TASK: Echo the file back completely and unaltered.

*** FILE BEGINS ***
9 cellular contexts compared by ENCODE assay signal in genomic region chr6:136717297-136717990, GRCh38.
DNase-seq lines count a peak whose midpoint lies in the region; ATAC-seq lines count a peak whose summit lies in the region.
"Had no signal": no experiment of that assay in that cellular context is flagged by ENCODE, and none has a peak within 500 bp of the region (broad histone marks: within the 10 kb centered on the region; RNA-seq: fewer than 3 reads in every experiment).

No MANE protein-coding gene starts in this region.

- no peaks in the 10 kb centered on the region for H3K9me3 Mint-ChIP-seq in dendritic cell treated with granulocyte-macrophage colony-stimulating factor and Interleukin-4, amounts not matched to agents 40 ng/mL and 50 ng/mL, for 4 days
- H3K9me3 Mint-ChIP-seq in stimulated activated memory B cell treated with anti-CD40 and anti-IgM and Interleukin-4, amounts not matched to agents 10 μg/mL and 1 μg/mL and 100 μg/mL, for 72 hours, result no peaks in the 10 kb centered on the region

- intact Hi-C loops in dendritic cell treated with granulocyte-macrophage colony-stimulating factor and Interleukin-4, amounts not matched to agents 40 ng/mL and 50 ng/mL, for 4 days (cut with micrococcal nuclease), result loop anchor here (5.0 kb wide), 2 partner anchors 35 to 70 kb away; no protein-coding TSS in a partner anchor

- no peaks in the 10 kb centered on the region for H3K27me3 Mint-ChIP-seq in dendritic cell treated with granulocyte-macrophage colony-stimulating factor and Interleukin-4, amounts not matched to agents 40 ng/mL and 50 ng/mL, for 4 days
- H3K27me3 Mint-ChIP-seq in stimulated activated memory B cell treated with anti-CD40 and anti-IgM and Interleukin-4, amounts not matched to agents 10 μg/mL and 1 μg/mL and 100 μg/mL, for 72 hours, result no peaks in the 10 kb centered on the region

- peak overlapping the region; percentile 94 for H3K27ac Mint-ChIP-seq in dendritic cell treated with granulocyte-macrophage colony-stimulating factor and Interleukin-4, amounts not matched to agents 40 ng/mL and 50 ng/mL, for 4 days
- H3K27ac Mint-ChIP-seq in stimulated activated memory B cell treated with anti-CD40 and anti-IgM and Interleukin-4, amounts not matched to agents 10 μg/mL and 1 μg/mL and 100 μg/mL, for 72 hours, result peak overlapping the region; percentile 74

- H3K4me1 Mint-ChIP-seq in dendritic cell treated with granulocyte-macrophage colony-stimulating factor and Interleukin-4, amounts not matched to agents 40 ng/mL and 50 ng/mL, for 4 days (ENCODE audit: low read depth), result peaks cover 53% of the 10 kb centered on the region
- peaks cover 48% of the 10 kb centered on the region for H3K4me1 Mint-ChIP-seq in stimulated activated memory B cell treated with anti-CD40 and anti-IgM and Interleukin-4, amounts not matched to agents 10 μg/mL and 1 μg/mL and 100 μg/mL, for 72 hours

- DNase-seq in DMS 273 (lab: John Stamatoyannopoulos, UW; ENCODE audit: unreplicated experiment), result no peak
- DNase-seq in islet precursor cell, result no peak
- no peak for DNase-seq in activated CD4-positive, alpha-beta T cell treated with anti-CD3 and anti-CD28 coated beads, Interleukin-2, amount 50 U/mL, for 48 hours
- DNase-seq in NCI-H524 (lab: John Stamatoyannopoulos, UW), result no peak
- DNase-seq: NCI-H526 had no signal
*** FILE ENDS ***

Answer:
9 cellular contexts compared by ENCODE assay signal in genomic region chr6:136717297-136717990, GRCh38.
DNase-seq lines count a peak whose midpoint lies in the region; ATAC-seq lines count a peak whose summit lies in the region.
"Had no signal": no experiment of that assay in that cellular context is flagged by ENCODE, and none has a peak within 500 bp of the region (broad histone marks: within the 10 kb centered on the region; RNA-seq: fewer than 3 reads in every experiment).

No MANE protein-coding gene starts in this region.

- no peaks in the 10 kb centered on the region for H3K9me3 Mint-ChIP-seq in dendritic cell treated with granulocyte-macrophage colony-stimulating factor and Interleukin-4, amounts not matched to agents 40 ng/mL and 50 ng/mL, for 4 days
- H3K9me3 Mint-ChIP-seq in stimulated activated memory B cell treated with anti-CD40 and anti-IgM and Interleukin-4, amounts not matched to agents 10 μg/mL and 1 μg/mL and 100 μg/mL, for 72 hours, result no peaks in the 10 kb centered on the region

- intact Hi-C loops in dendritic cell treated with granulocyte-macrophage colony-stimulating factor and Interleukin-4, amounts not matched to agents 40 ng/mL and 50 ng/mL, for 4 days (cut with micrococcal nuclease), result loop anchor here (5.0 kb wide), 2 partner anchors 35 to 70 kb away; no protein-coding TSS in a partner anchor

- no peaks in the 10 kb centered on the region for H3K27me3 Mint-ChIP-seq in dendritic cell treated with granulocyte-macrophage colony-stimulating factor and Interleukin-4, amounts not matched to agents 40 ng/mL and 50 ng/mL, for 4 days
- H3K27me3 Mint-ChIP-seq in stimulated activated memory B cell treated with anti-CD40 and anti-IgM and Interleukin-4, amounts not matched to agents 10 μg/mL and 1 μg/mL and 100 μg/mL, for 72 hours, result no peaks in the 10 kb centered on the region

- peak overlapping the region; percentile 94 for H3K27ac Mint-ChIP-seq in dendritic cell treated with granulocyte-macrophage colony-stimulating factor and Interleukin-4, amounts not matched to agents 40 ng/mL and 50 ng/mL, for 4 days
- H3K27ac Mint-ChIP-seq in stimulated activated memory B cell treated with anti-CD40 and anti-IgM and Interleukin-4, amounts not matched to agents 10 μg/mL and 1 μg/mL and 100 μg/mL, for 72 hours, result peak overlapping the region; percentile 74

- H3K4me1 Mint-ChIP-seq in dendritic cell treated with granulocyte-macrophage colony-stimulating factor and Interleukin-4, amounts not matched to agents 40 ng/mL and 50 ng/mL, for 4 days (ENCODE audit: low read depth), result peaks cover 53% of the 10 kb centered on the region
- peaks cover 48% of the 10 kb centered on the region for H3K4me1 Mint-ChIP-seq in stimulated activated memory B cell treated with anti-CD40 and anti-IgM and Interleukin-4, amounts not matched to agents 10 μg/mL and 1 μg/mL and 100 μg/mL, for 72 hours

- DNase-seq in DMS 273 (lab: John Stamatoyannopoulos, UW; ENCODE audit: unreplicated experiment), result no peak
- DNase-seq in islet precursor cell, result no peak
- no peak for DNase-seq in activated CD4-positive, alpha-beta T cell treated with anti-CD3 and anti-CD28 coated beads, Interleukin-2, amount 50 U/mL, for 48 hours
- DNase-seq in NCI-H524 (lab: John Stamatoyannopoulos, UW), result no peak
- DNase-seq: NCI-H526 had no signal